February wouldn’t be February if we weren’t bombarded by Valentine’s Day media stories on what makes a solid or promising relationship. Though each season/romance guru may offer a unique take on the topic, there are some time-tested constants: respect, shared goals, patience and two-way communications. And while the tenor and goals differ, the same constants that fuel solid personal relationships are also fundamental to successful pharma-advocacy collaboration.
In a time of increased advocate sophistication and heightened expectations from regulatory agencies, shareholders and advocates alike, true collaboration is about more than feeling good. It’s about good business.
Both our recent inVentiv Health PR Group report, “Sharing the Mission to Conquer Rare Diseases,” and a story in this month’s PharmaVoice address how rare disease patient groups are at the forefront of innovation that matters to patients and their families. Both identify respect, shared goals and ample communication as key to successful partnership and both underscore how engagement is happening earlier and more often in the drug development process.
Out of necessity, rare disease advocates have been pioneers in forging new ways of bringing industry attention to patient needs and collaborating with industry to meet these needs. Some challenges they have taken on are naturally disease-specific. Yet industry as a whole can look to the rare disease space –the National MS Society, Cystic Fibrosis Foundation and Multiple Myeloma Research Foundation, in particular – to see what success can look like when it comes to achieving shared goals across industry and advocacy. It’s not all sunshine and roses. Motivation often comes from different places and yet, with perseverance and patience, meaningful, life-changing advancements are made.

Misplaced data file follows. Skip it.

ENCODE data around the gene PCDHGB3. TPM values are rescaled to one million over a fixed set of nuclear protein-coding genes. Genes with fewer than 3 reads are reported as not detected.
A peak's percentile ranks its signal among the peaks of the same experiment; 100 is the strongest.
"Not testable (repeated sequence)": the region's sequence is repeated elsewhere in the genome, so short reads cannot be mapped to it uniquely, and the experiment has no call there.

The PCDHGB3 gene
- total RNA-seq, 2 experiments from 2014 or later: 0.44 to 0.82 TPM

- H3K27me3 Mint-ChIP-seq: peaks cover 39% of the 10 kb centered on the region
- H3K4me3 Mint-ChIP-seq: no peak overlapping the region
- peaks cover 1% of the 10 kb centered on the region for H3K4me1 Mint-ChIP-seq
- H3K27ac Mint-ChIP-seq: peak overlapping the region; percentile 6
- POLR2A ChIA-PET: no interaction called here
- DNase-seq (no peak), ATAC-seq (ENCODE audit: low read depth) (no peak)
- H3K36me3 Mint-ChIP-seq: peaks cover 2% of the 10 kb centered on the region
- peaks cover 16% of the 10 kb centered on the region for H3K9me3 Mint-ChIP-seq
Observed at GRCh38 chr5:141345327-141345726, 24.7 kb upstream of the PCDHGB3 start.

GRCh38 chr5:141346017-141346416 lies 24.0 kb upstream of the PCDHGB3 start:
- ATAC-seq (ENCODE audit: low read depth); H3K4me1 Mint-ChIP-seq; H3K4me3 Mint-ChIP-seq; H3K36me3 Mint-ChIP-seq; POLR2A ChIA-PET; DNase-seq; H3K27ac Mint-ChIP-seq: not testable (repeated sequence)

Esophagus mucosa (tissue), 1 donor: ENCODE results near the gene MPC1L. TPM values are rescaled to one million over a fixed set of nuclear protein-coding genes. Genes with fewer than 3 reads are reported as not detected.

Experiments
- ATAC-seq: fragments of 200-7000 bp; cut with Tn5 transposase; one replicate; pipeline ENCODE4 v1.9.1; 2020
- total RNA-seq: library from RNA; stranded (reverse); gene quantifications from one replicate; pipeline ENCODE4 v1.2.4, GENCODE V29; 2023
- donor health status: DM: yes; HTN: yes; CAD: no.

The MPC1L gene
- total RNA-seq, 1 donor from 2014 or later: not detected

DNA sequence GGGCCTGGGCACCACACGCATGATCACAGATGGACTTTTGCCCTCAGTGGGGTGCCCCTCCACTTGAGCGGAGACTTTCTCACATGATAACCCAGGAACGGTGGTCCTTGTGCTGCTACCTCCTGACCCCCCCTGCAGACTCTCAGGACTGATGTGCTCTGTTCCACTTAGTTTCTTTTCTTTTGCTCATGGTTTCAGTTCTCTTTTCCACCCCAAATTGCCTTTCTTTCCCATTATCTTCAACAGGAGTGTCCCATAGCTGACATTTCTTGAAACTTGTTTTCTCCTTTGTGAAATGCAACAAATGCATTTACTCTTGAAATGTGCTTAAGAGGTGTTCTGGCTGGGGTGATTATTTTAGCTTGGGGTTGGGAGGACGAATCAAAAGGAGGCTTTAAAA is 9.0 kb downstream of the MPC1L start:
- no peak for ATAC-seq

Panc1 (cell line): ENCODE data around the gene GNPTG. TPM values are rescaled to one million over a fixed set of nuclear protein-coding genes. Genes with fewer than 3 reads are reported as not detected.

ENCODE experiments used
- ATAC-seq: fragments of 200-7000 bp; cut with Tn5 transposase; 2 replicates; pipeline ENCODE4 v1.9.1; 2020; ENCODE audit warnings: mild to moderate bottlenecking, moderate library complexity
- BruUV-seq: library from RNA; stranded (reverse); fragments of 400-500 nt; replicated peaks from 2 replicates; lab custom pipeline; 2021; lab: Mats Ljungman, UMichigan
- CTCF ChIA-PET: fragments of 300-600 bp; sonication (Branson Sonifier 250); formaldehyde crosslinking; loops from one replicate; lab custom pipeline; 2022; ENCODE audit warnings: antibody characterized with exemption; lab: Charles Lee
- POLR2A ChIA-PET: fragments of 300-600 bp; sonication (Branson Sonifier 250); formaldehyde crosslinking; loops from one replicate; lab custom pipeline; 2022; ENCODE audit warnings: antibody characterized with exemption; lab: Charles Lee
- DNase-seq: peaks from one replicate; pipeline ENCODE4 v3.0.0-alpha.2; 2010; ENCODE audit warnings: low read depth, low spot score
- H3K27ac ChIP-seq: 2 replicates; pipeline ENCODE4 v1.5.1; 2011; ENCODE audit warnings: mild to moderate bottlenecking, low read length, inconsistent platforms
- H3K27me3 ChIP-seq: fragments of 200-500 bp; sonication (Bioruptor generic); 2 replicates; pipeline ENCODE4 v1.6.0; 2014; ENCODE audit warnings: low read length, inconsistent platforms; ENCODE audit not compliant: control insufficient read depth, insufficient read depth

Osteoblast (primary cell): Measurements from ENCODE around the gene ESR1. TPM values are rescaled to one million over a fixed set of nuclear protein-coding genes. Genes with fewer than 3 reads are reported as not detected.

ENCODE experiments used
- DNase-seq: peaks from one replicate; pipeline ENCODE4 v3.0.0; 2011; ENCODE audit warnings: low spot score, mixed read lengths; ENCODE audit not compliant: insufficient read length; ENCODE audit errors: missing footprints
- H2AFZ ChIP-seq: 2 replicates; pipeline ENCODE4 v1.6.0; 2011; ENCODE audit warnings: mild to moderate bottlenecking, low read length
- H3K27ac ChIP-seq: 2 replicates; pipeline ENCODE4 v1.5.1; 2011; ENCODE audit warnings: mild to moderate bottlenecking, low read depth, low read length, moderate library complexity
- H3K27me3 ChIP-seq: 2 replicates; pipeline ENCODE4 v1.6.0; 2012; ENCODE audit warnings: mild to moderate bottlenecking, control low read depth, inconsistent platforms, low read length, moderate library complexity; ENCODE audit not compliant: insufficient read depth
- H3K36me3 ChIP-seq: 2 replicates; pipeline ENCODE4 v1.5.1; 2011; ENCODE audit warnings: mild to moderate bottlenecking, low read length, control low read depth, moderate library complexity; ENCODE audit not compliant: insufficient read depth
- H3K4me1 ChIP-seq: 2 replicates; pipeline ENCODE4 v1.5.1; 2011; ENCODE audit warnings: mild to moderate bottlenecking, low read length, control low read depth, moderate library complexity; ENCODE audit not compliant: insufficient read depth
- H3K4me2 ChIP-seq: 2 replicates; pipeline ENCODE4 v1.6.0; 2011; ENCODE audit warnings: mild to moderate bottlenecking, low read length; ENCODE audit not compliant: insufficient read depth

Regardless of whether you are a lover of love or a misanthrope, chances are that if you’re past your teen years, you’ll agree that the strength of a romantic relationship shouldn’t be measured by what happens on Valentine’s Day alone. The same holds true for pharma-advocacy collaboration. True partnership should not be evaluated solely by what happens on any given awareness day but through year-round connectivity, transparency and authenticity.